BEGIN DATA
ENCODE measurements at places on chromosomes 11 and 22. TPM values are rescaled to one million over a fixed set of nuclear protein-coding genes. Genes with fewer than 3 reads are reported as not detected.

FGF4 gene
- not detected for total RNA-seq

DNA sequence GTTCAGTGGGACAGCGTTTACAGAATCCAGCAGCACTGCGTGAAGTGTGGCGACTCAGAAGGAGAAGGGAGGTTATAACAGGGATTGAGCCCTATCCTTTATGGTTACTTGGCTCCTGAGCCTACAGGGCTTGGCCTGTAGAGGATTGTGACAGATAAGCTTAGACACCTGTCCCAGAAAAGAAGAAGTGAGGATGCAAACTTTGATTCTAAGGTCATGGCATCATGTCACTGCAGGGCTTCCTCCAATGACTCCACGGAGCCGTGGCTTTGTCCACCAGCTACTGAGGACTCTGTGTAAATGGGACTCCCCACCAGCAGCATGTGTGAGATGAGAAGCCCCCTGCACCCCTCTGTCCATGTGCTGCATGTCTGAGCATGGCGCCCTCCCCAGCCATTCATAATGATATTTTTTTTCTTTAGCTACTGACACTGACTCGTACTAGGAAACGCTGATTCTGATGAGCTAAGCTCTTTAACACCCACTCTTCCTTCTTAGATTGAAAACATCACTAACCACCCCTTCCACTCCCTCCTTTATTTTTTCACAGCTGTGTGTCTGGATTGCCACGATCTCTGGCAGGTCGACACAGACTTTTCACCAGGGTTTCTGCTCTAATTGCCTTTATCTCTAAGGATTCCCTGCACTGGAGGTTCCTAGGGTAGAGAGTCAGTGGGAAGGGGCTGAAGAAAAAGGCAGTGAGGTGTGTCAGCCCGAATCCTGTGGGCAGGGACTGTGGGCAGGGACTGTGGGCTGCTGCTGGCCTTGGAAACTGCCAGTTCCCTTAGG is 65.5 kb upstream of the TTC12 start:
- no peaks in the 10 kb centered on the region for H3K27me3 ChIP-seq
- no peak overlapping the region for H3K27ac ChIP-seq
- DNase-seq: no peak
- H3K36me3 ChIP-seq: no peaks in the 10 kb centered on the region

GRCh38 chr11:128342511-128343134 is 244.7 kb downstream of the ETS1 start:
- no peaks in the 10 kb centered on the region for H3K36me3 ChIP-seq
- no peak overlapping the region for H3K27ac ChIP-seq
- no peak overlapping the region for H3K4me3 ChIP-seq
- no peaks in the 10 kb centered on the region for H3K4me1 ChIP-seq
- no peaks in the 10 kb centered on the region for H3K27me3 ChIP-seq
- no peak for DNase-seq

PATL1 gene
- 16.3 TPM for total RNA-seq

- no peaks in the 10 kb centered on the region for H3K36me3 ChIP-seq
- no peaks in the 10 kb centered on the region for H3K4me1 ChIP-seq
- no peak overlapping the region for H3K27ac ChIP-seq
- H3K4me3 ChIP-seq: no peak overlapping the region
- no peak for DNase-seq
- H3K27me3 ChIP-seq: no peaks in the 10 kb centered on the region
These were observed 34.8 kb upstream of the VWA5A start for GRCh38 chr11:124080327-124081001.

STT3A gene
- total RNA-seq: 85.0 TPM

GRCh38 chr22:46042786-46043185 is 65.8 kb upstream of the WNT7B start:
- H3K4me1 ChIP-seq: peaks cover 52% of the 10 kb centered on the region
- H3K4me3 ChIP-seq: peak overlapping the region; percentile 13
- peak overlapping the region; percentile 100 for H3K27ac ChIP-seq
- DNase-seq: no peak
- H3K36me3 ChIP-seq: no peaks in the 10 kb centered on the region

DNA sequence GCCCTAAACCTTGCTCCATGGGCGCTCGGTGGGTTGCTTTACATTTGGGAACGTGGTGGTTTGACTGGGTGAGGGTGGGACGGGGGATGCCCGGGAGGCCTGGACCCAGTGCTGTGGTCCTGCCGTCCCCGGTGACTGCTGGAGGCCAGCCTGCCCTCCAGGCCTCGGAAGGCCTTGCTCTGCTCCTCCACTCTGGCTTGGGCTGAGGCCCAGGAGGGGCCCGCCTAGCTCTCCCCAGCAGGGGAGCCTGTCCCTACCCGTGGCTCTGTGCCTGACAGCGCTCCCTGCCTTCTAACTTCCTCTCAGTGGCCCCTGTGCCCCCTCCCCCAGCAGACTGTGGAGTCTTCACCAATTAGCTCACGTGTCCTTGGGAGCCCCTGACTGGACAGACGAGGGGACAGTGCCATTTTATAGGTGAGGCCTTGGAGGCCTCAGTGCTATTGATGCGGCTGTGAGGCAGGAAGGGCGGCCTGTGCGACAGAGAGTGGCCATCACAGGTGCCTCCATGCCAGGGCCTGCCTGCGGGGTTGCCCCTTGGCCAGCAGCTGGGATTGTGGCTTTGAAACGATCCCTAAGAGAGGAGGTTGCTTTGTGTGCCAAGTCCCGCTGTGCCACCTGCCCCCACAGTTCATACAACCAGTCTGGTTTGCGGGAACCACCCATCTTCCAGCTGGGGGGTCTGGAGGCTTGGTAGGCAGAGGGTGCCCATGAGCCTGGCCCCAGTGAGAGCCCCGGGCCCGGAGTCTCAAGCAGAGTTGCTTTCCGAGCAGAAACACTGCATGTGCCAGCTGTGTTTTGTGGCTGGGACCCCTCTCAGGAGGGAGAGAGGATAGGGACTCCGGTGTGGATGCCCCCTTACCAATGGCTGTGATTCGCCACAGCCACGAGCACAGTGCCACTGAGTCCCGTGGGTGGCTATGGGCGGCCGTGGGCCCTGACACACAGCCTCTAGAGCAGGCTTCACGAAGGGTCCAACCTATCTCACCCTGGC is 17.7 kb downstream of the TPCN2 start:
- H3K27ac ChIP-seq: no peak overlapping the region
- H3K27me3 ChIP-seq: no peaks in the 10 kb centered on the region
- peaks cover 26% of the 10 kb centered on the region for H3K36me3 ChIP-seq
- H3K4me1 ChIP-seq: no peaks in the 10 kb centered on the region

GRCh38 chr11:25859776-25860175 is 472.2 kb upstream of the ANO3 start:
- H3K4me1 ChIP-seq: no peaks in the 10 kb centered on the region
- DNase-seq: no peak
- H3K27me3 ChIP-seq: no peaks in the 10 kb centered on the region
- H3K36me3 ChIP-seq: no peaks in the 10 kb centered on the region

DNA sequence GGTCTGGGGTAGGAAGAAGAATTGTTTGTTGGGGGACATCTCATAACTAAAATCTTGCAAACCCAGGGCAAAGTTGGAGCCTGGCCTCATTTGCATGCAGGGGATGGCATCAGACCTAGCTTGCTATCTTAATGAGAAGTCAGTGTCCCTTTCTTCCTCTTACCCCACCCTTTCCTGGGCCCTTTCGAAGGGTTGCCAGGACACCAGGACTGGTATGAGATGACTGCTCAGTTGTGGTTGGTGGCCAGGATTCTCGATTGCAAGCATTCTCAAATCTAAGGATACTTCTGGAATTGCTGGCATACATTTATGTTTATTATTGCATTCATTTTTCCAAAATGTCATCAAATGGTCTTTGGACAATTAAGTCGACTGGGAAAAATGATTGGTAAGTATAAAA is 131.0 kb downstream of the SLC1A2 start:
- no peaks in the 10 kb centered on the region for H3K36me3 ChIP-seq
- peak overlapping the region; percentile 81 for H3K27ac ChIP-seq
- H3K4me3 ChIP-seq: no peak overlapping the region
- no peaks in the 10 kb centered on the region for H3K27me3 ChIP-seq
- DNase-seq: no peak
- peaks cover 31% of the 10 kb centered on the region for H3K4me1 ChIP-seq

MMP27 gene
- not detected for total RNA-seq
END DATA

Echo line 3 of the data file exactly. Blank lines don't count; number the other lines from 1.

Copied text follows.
- not detected for total RNA-seq